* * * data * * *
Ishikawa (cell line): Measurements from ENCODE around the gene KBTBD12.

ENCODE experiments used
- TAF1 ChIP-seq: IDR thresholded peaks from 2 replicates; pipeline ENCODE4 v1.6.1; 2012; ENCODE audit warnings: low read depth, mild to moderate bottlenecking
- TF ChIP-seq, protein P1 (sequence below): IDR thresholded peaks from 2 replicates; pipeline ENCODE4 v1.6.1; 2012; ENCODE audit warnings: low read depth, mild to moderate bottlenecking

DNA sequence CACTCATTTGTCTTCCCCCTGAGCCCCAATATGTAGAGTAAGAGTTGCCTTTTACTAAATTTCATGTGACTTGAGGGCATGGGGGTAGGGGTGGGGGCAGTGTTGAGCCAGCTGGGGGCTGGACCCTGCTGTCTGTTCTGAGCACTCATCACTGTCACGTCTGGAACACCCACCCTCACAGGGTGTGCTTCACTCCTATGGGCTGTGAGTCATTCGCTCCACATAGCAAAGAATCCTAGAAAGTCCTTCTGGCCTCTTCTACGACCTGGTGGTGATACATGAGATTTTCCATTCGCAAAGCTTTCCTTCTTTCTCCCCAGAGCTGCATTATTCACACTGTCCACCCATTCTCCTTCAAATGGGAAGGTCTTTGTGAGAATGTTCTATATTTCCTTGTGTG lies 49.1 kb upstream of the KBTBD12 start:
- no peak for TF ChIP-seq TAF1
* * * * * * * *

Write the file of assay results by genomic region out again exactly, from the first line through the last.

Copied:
Ishikawa (cell line): Measurements from ENCODE around the gene KBTBD12.

ENCODE experiments used
- TAF1 ChIP-seq: IDR thresholded peaks from 2 replicates; pipeline ENCODE4 v1.6.1; 2012; ENCODE audit warnings: low read depth, mild to moderate bottlenecking
- TF ChIP-seq, protein P1 (sequence below): IDR thresholded peaks from 2 replicates; pipeline ENCODE4 v1.6.1; 2012; ENCODE audit warnings: low read depth, mild to moderate bottlenecking

DNA sequence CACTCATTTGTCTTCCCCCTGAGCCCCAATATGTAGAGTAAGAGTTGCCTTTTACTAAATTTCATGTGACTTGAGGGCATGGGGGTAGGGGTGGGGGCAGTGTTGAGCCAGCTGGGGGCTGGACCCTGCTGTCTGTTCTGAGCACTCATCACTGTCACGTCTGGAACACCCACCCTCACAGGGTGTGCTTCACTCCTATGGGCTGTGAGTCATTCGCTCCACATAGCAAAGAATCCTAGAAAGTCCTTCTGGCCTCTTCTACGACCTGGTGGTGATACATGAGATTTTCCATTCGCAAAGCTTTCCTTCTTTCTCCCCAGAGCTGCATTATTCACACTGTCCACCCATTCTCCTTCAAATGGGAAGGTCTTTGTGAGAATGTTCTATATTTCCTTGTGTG lies 49.1 kb upstream of the KBTBD12 start:
- no peak for TF ChIP-seq TAF1